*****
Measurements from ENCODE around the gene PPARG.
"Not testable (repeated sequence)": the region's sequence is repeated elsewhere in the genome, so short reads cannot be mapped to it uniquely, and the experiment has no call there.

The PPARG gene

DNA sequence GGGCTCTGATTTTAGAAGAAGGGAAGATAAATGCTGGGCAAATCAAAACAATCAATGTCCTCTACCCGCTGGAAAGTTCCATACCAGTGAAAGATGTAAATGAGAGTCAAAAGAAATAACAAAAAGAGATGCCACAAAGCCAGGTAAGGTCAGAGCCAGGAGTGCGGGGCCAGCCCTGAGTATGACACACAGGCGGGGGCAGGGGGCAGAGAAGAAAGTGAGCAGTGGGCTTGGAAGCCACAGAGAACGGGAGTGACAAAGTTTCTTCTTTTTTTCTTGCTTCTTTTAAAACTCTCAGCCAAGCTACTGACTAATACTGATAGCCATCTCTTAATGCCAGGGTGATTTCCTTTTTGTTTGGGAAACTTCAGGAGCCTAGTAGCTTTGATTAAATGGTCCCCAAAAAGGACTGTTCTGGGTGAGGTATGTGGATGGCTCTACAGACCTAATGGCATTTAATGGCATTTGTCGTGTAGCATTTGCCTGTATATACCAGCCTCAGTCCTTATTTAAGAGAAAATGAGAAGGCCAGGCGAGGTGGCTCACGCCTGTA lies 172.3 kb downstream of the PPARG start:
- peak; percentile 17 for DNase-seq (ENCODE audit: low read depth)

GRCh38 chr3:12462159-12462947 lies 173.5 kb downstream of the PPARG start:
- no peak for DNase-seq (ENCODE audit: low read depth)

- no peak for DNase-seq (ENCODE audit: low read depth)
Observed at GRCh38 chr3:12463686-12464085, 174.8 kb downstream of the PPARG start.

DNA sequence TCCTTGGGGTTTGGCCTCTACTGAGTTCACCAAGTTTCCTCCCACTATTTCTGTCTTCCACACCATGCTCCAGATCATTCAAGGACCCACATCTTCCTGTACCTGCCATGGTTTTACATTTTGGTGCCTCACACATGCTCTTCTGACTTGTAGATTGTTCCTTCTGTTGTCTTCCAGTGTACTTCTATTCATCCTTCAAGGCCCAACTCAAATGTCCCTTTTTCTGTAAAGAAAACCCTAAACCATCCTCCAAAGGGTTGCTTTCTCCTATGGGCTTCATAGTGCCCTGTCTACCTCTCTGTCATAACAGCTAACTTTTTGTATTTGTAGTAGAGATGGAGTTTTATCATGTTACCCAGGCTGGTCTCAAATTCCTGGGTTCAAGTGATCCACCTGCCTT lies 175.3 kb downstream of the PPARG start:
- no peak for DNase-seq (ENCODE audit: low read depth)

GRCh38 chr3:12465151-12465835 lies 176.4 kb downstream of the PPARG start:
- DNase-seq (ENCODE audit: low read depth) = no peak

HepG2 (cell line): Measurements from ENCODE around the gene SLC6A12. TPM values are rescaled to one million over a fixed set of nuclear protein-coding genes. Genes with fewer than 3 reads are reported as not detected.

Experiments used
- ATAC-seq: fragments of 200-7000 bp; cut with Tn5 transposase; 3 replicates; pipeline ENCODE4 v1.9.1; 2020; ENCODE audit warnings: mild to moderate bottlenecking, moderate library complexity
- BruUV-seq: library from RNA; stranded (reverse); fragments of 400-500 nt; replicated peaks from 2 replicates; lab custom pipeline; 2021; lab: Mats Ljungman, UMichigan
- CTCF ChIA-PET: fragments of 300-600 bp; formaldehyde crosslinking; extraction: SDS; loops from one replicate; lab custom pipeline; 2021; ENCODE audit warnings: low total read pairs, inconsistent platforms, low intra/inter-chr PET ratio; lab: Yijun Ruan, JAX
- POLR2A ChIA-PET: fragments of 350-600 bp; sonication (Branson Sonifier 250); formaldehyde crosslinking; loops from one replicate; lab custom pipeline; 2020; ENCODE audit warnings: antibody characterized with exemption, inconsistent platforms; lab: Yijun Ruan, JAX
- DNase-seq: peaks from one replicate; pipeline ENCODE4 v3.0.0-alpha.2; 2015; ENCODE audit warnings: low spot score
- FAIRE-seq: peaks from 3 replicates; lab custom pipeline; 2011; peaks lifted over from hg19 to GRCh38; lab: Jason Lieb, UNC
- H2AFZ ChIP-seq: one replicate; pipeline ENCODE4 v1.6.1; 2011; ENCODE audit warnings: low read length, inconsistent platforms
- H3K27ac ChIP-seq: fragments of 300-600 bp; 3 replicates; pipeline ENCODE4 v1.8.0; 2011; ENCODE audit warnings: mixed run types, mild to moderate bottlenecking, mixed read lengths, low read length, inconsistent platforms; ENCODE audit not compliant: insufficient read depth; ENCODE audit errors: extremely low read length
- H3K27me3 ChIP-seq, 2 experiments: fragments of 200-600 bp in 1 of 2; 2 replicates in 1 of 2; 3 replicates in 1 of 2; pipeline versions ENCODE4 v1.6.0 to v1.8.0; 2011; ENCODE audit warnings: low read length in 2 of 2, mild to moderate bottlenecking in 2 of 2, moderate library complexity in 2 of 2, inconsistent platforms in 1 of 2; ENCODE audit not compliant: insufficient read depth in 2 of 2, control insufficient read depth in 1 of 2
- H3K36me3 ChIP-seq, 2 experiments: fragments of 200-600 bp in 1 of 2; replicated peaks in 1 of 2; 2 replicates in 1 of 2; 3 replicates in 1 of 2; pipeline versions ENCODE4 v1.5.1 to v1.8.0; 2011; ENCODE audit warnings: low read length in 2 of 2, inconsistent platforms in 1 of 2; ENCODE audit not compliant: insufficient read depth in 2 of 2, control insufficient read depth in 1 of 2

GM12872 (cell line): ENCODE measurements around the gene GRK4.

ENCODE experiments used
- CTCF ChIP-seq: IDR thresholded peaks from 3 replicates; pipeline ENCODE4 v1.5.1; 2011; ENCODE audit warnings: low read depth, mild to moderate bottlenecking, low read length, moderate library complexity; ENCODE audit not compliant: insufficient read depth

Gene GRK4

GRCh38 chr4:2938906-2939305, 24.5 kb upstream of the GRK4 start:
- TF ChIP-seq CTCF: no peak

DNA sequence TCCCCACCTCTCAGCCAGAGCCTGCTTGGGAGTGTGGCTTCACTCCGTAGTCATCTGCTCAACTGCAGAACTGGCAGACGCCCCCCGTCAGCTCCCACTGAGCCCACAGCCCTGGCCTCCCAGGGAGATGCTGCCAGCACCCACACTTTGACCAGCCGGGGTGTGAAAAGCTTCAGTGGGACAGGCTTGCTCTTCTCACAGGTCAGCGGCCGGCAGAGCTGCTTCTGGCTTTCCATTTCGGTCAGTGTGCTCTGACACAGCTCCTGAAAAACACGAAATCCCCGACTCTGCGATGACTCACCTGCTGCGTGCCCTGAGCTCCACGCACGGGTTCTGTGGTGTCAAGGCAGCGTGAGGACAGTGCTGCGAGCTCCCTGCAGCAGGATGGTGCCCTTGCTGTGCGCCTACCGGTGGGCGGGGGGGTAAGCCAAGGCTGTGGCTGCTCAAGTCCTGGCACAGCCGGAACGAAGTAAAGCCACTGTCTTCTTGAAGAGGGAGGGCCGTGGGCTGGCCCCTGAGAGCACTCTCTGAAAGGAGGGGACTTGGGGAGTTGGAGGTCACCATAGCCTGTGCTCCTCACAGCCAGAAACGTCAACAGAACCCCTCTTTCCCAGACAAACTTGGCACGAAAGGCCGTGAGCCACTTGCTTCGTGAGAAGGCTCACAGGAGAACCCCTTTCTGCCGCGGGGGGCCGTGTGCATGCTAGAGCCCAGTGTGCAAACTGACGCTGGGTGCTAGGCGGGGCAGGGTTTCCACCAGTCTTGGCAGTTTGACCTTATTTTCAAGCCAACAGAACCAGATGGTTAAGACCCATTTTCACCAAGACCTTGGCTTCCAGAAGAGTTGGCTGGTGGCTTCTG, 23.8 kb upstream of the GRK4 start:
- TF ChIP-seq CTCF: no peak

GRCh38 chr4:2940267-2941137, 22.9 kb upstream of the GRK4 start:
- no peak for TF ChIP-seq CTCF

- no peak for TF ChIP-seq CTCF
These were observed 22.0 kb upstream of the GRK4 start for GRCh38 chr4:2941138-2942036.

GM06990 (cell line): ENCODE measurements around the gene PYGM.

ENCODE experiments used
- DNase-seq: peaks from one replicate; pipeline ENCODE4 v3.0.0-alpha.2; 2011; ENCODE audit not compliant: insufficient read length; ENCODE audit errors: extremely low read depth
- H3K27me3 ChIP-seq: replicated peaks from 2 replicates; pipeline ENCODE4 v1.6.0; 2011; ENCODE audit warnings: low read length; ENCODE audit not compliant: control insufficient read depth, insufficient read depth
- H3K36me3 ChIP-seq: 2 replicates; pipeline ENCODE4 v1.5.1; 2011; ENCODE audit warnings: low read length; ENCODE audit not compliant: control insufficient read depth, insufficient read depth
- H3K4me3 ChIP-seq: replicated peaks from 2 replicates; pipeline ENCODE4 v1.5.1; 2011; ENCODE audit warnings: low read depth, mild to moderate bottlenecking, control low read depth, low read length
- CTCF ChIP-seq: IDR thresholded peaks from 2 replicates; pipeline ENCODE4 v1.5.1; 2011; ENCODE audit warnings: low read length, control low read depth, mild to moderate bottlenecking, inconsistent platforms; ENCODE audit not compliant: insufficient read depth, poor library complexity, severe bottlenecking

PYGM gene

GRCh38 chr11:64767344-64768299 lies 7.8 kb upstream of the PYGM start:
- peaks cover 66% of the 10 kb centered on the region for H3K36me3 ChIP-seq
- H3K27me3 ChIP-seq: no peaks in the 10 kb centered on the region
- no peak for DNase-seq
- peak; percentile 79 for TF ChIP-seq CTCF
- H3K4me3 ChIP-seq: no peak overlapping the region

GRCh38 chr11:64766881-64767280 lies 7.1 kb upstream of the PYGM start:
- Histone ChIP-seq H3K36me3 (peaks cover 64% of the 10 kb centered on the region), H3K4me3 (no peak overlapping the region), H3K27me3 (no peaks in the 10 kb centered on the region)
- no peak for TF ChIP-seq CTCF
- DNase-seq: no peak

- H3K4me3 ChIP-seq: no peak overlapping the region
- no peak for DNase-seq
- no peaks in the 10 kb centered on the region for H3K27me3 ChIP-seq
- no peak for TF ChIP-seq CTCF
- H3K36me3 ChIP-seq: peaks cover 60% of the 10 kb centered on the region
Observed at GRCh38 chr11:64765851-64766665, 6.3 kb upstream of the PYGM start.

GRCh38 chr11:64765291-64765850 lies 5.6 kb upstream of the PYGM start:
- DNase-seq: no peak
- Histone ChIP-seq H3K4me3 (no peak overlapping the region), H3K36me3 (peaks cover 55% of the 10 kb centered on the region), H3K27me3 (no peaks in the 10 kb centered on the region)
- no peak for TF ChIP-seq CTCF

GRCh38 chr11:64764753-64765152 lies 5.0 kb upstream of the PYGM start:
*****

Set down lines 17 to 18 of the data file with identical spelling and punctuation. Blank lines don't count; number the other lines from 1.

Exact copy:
- BruUV-seq: library from RNA; stranded (reverse); fragments of 400-500 nt; replicated peaks from 2 replicates; lab custom pipeline; 2021; lab: Mats Ljungman, UMichigan
- CTCF ChIA-PET: fragments of 300-600 bp; formaldehyde crosslinking; extraction: SDS; loops from one replicate; lab custom pipeline; 2021; ENCODE audit warnings: low total read pairs, inconsistent platforms, low intra/inter-chr PET ratio; lab: Yijun Ruan, JAX